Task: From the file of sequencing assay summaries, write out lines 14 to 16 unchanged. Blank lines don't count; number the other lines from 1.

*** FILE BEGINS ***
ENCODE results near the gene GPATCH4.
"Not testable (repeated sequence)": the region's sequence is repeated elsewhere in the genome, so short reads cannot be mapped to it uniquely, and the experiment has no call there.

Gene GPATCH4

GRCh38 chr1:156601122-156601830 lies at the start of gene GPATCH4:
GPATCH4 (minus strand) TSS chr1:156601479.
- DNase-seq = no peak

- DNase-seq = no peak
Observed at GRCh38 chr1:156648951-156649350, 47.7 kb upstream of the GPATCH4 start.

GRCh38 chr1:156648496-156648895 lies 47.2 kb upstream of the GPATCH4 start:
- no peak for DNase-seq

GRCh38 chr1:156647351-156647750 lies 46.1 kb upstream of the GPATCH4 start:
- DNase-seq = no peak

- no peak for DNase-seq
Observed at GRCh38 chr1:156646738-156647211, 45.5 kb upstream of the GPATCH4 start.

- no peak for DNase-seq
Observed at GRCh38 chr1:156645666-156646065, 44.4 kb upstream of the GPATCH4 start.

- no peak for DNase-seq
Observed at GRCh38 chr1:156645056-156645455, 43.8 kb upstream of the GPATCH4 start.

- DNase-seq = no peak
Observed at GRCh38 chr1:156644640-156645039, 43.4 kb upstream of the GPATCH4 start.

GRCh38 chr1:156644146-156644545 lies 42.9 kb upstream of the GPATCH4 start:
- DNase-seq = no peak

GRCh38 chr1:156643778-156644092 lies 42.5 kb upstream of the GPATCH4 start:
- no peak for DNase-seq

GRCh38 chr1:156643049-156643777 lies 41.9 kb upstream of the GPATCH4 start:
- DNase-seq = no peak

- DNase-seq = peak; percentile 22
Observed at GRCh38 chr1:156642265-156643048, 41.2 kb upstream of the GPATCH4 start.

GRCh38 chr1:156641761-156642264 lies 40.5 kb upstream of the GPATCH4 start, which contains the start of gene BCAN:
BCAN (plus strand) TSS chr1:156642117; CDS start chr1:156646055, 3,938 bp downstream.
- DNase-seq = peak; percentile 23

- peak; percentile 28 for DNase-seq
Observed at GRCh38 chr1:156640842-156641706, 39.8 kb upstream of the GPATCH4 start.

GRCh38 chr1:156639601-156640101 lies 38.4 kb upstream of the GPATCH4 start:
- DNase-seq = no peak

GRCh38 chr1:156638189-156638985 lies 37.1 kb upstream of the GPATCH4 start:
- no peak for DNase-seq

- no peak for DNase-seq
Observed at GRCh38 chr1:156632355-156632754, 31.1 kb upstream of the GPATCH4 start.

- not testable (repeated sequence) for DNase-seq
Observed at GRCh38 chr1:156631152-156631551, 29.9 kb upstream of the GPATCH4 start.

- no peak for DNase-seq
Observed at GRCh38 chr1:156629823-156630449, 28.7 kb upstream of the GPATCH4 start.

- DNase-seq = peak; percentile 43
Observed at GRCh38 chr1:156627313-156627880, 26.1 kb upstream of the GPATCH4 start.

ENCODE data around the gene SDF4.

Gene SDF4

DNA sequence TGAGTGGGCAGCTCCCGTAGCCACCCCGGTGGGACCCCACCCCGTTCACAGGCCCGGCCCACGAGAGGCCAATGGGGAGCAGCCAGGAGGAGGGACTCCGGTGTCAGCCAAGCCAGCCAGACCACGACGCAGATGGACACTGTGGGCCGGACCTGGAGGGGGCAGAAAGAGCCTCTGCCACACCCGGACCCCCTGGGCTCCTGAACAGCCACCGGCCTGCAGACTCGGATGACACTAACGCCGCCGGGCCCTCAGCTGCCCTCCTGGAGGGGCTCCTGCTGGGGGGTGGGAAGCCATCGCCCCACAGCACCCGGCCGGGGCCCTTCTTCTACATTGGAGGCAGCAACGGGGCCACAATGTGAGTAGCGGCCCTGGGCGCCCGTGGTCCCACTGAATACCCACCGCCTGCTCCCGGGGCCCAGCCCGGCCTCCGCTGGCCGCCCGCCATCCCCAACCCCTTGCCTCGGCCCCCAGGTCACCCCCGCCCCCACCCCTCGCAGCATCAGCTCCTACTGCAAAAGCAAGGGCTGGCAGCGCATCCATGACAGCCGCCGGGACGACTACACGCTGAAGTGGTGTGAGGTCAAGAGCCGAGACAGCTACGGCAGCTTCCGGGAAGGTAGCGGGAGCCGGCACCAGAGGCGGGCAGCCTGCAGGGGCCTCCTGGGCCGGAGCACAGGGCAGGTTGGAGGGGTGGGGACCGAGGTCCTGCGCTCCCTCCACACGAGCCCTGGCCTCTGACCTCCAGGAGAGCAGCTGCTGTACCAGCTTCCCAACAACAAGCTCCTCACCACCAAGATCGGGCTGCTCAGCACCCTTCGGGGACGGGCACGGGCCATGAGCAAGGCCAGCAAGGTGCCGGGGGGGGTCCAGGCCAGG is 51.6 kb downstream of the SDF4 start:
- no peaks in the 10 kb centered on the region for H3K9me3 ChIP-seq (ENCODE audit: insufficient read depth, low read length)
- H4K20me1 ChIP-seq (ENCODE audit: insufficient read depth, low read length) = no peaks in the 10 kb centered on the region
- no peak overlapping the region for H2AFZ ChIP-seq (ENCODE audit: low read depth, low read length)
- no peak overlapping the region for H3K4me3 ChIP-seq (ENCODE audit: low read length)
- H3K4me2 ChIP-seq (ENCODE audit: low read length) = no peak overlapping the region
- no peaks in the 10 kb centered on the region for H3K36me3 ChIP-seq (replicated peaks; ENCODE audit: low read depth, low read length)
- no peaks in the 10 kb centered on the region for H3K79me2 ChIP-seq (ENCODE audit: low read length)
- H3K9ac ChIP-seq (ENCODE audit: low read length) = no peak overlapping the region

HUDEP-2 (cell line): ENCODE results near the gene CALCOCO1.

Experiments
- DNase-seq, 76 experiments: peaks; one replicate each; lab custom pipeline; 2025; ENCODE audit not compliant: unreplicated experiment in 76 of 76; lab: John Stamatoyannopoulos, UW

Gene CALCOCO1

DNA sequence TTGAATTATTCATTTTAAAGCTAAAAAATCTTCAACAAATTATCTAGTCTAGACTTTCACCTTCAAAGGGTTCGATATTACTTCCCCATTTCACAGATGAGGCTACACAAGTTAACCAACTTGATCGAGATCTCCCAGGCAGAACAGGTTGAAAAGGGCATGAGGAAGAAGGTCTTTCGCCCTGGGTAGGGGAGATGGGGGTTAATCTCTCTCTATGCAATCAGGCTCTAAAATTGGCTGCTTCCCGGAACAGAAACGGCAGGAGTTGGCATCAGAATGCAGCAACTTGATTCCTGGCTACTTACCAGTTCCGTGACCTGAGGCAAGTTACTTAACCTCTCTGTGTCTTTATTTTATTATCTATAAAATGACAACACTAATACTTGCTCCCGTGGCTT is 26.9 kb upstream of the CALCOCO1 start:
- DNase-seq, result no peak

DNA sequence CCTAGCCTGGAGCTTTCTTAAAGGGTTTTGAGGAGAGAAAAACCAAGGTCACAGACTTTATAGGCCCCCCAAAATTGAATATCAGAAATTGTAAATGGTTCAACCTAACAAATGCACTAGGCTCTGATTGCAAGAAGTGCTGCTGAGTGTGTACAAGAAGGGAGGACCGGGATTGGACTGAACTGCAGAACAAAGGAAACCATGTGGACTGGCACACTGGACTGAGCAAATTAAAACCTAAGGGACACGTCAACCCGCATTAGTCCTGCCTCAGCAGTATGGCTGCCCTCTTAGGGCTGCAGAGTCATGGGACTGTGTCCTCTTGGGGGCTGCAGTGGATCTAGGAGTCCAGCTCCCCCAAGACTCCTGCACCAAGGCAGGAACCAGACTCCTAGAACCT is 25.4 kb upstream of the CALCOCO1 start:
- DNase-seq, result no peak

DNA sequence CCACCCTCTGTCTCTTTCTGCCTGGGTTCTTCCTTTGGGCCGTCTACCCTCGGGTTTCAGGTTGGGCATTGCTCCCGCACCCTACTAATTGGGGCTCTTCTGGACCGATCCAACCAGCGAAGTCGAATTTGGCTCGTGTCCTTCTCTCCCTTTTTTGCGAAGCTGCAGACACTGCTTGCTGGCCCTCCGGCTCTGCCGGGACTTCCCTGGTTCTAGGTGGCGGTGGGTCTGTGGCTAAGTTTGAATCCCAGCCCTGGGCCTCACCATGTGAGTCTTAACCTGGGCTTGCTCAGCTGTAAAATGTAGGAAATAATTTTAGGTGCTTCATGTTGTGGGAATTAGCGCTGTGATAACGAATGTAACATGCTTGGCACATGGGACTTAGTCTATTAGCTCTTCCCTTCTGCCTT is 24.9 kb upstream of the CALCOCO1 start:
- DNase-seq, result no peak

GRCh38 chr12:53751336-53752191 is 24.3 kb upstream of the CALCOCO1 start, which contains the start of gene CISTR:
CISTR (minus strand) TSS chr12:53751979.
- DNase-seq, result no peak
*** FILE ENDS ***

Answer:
Observed at GRCh38 chr1:156646738-156647211, 45.5 kb upstream of the GPATCH4 start.

- no peak for DNase-seq
Observed at GRCh38 chr1:156645666-156646065, 44.4 kb upstream of the GPATCH4 start.